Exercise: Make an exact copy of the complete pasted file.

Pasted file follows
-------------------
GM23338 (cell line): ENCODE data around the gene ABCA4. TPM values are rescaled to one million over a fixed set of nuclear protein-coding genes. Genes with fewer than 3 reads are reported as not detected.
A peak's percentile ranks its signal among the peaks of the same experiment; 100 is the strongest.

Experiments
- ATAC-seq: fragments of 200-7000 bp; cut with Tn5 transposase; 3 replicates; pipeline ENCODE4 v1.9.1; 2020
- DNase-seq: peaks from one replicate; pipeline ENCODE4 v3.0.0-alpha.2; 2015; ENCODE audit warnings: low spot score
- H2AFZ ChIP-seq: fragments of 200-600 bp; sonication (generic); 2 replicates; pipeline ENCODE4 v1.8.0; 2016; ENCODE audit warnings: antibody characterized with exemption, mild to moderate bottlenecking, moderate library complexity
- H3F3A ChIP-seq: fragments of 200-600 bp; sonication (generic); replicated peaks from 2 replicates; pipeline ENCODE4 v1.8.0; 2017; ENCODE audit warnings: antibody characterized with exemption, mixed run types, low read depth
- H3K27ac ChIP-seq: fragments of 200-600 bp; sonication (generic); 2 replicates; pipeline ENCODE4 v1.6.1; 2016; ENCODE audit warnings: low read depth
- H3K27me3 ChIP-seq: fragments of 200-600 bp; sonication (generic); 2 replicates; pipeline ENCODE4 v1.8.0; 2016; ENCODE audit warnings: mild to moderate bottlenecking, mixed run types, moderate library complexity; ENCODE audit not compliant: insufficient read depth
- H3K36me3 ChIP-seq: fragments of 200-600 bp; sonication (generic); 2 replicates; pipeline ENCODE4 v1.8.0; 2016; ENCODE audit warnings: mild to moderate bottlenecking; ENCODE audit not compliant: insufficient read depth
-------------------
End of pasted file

GM23338 (cell line): ENCODE data around the gene ABCA4. TPM values are rescaled to one million over a fixed set of nuclear protein-coding genes. Genes with fewer than 3 reads are reported as not detected.
A peak's percentile ranks its signal among the peaks of the same experiment; 100 is the strongest.

Experiments
- ATAC-seq: fragments of 200-7000 bp; cut with Tn5 transposase; 3 replicates; pipeline ENCODE4 v1.9.1; 2020
- DNase-seq: peaks from one replicate; pipeline ENCODE4 v3.0.0-alpha.2; 2015; ENCODE audit warnings: low spot score
- H2AFZ ChIP-seq: fragments of 200-600 bp; sonication (generic); 2 replicates; pipeline ENCODE4 v1.8.0; 2016; ENCODE audit warnings: antibody characterized with exemption, mild to moderate bottlenecking, moderate library complexity
- H3F3A ChIP-seq: fragments of 200-600 bp; sonication (generic); replicated peaks from 2 replicates; pipeline ENCODE4 v1.8.0; 2017; ENCODE audit warnings: antibody characterized with exemption, mixed run types, low read depth
- H3K27ac ChIP-seq: fragments of 200-600 bp; sonication (generic); 2 replicates; pipeline ENCODE4 v1.6.1; 2016; ENCODE audit warnings: low read depth
- H3K27me3 ChIP-seq: fragments of 200-600 bp; sonication (generic); 2 replicates; pipeline ENCODE4 v1.8.0; 2016; ENCODE audit warnings: mild to moderate bottlenecking, mixed run types, moderate library complexity; ENCODE audit not compliant: insufficient read depth
- H3K36me3 ChIP-seq: fragments of 200-600 bp; sonication (generic); 2 replicates; pipeline ENCODE4 v1.8.0; 2016; ENCODE audit warnings: mild to moderate bottlenecking; ENCODE audit not compliant: insufficient read depth